The package contained $20.7 million in jewelry and was from a Canadian citizen, meant to be delivered to a New York City auction house for appraisal and eventual sale.
But according to U.S. Customs and Border Protection, the jewelry in the package—some of which was apparently marked “Harry Winston”—was not properly declared at the U.S. border, and now the millions of dollars’ worth of jewels the package contained are in the agency’s possession.
According to CBP, a Canadian courier service was hired to transport the package to a Detroit-based contact, who then hoped to send the package to the auction house.
The CBP release doesn’t specify if the agency received a tipoff or if customs officers simply searched the courier service’s car as it crossed the border. But when the officers at the Detroit-Windsor Tunnel discovered the millions of dollars’ worth of undeclared jewelry in the driver’s car, the package was seized. The driver claimed no knowledge of the package’s contents.
Kris Grogan, public affairs officer for CBP, tells JCK via email: “The owner of the merchandise attempted to circumvent U.S. trade law with the attempted import of undeclared and unmanifested high-value personal property with the intent to appraise and enter it into U.S. commerce.”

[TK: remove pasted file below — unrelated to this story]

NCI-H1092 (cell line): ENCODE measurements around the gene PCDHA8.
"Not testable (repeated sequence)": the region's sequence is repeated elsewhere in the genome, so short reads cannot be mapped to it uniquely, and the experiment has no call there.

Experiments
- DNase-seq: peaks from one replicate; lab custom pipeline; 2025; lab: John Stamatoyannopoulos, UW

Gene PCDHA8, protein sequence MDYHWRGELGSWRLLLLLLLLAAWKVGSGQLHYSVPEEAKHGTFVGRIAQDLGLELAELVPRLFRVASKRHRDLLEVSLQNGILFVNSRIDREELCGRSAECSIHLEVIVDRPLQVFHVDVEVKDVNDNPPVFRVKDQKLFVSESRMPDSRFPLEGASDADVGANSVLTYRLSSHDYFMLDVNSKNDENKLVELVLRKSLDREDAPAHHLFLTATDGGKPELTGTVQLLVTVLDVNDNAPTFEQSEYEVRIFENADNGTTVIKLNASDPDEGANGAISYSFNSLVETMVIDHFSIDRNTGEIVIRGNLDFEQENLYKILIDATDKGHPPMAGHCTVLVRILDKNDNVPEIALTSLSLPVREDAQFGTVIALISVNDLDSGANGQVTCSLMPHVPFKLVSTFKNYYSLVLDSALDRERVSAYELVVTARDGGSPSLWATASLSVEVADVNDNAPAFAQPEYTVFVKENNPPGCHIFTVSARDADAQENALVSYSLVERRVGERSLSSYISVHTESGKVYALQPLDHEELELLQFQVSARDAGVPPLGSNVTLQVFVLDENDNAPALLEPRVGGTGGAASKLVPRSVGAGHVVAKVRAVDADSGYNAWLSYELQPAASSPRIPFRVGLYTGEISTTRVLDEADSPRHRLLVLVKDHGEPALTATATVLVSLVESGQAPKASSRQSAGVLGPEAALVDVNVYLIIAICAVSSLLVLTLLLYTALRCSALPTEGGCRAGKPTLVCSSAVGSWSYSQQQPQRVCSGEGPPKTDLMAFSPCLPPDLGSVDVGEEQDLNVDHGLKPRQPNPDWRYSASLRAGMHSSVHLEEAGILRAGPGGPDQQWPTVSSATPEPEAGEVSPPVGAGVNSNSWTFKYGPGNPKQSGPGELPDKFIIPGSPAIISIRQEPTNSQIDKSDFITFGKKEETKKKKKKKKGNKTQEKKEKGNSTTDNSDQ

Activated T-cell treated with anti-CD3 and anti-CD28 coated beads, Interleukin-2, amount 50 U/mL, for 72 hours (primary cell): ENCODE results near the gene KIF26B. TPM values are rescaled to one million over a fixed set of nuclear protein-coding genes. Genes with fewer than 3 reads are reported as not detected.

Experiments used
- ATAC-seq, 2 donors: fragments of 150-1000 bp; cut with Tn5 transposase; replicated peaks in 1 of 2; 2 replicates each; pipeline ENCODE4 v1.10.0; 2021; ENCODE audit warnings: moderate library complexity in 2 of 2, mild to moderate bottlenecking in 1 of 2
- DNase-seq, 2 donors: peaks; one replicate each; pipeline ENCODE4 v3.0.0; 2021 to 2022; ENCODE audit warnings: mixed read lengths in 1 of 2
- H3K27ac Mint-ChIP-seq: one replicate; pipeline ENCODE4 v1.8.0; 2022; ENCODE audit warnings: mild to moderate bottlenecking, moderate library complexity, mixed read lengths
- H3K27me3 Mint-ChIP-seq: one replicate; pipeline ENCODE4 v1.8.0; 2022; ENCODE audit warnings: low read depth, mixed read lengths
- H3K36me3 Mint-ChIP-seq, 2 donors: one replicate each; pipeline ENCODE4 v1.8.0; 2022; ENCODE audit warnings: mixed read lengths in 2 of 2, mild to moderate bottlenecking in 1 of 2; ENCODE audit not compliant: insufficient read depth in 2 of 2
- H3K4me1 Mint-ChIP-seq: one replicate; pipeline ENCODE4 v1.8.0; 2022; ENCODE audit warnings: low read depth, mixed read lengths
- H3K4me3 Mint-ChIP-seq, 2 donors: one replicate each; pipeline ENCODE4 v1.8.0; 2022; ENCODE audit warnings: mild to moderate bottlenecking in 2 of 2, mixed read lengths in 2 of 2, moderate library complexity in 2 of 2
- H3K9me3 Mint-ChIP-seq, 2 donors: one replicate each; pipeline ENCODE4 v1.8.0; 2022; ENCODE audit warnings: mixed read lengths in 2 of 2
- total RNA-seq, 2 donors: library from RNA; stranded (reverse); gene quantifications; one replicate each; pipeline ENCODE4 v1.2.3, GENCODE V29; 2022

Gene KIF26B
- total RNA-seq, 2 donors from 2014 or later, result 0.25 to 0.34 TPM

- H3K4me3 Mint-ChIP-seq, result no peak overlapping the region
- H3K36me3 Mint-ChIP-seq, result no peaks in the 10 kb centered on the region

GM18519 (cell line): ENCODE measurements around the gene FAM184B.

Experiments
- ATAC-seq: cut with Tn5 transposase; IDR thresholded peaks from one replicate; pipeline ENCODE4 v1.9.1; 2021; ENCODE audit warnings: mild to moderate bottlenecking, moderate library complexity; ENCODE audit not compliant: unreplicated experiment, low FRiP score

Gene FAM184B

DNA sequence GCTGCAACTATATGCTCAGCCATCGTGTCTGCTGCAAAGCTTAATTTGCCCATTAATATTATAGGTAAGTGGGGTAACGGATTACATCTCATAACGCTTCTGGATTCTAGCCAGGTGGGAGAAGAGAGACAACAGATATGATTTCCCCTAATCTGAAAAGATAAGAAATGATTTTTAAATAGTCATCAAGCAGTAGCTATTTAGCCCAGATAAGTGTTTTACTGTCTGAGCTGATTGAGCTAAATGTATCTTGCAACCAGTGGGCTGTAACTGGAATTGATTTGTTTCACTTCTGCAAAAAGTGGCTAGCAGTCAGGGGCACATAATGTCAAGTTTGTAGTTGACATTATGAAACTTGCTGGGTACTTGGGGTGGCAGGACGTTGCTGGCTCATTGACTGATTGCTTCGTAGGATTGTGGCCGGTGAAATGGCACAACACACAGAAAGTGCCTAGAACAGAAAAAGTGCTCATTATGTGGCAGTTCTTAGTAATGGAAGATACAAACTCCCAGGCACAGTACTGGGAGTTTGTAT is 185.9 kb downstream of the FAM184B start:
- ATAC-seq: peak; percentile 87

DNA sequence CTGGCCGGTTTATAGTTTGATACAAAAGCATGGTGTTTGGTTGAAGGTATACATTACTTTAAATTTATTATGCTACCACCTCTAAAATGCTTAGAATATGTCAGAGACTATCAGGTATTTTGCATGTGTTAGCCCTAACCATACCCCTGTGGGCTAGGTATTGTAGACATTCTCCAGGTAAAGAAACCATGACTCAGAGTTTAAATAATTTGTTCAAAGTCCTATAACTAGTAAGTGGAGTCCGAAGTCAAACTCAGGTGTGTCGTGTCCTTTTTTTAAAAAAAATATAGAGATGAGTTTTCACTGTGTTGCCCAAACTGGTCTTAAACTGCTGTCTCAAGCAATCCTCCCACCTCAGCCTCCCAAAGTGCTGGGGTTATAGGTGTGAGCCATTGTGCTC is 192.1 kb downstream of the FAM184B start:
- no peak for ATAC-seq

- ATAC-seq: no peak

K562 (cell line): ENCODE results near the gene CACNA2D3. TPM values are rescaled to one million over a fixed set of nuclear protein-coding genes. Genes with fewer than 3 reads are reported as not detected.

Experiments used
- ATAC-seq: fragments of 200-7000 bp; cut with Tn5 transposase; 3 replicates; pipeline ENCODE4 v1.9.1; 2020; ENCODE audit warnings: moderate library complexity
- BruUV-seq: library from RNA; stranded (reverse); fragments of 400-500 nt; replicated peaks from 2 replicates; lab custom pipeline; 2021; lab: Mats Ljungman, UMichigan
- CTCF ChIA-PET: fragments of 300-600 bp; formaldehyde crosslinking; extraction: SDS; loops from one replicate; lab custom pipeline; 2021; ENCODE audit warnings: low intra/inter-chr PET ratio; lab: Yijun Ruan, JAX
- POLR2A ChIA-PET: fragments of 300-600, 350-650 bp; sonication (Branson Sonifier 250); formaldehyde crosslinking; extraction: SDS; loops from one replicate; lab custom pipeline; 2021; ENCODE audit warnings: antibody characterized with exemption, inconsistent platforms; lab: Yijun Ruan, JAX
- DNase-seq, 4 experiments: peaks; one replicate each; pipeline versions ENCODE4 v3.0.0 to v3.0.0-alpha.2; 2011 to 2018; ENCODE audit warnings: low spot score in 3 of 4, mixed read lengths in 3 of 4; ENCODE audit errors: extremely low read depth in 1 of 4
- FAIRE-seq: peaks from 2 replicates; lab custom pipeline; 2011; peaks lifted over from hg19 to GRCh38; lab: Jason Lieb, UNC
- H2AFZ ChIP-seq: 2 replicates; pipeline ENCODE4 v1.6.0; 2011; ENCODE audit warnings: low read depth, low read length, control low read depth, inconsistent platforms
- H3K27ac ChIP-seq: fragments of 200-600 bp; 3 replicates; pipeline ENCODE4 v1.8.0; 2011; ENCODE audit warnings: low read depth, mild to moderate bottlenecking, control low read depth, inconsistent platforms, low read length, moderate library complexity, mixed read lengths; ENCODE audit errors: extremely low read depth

Asked what lessons this incident could hold for the industry, Grogan says: “People need to be aware of importation processes and to be honest about what they are bringing into the U.S., and provide a legitimate value for those goods. Travelers and industry representatives should recognize and account for potential tax and duty assessments.
“When in doubt, give us a call,” Grogan adds. “Attempts to circumvent the law for the sake of convenience or fiscal gain or otherwise, while tempting to some, is usually going to cost the offender more in the long run.”
Says Tiffany Stevens, president and CEO of the Jewelers Vigilance Committee, “Getting caught up in a seizure can be time-consuming and very costly. We hear enforcement is up across the board in reaction to many issues in this time of chaos. It’s always important for those in the jewelry industry to be sure and have the proper documentation when crossing borders with goods.”
Other information is available at CBP.gov.
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